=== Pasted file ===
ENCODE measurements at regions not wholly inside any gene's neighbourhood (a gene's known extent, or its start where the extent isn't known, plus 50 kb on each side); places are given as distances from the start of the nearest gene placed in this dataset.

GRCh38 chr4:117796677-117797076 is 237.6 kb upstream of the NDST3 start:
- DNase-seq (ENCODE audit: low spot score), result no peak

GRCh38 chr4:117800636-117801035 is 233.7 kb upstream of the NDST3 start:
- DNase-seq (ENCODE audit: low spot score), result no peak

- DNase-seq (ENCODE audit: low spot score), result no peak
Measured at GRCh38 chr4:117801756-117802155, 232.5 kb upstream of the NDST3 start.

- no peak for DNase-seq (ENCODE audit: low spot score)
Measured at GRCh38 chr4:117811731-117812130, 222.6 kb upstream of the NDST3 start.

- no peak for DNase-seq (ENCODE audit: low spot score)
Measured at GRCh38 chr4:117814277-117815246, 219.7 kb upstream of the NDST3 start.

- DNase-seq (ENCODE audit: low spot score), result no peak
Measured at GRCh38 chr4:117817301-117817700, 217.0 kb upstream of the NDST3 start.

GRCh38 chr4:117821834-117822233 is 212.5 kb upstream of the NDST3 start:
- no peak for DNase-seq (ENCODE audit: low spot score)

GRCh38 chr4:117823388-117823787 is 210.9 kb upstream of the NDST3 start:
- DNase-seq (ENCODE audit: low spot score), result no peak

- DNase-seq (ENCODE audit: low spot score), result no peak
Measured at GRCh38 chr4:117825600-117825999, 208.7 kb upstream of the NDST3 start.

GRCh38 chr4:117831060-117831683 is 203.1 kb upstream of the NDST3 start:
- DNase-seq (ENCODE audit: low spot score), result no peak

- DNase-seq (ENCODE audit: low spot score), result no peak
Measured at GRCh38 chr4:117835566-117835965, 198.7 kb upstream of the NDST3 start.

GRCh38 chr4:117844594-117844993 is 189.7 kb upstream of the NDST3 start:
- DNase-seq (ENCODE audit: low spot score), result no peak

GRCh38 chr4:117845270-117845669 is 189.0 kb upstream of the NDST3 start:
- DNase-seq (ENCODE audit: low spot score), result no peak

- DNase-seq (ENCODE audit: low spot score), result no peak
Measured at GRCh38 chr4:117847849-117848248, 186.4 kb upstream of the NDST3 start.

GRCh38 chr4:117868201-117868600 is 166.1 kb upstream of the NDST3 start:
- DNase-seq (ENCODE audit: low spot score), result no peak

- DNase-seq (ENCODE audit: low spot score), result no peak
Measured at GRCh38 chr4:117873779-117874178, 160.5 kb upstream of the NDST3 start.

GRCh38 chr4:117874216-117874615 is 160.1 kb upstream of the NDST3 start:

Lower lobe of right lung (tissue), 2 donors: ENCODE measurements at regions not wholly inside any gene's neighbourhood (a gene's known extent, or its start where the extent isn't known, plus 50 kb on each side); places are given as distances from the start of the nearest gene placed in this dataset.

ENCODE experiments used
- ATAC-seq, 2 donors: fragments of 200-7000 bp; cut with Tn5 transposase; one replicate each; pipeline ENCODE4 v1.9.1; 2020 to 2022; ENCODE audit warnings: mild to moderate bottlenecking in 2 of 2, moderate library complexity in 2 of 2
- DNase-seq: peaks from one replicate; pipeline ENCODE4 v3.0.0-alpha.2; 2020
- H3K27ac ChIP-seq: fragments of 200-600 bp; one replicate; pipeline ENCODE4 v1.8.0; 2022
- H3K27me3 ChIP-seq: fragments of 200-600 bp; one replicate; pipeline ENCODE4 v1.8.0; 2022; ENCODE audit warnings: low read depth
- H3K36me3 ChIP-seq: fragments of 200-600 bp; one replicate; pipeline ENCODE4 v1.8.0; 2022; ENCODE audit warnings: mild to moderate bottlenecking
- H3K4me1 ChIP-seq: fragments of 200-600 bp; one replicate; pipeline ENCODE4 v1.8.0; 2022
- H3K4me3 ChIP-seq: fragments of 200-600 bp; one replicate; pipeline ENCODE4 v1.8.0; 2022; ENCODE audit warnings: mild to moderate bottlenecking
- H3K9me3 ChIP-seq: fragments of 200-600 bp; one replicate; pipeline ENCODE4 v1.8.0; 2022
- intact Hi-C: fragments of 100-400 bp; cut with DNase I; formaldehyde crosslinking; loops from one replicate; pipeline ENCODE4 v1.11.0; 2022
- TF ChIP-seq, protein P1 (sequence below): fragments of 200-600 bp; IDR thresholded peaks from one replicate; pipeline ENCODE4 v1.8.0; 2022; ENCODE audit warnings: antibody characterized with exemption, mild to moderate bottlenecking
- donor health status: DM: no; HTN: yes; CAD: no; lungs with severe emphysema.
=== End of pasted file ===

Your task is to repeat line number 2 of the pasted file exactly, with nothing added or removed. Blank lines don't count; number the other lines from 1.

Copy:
GRCh38 chr4:117796677-117797076 is 237.6 kb upstream of the NDST3 start: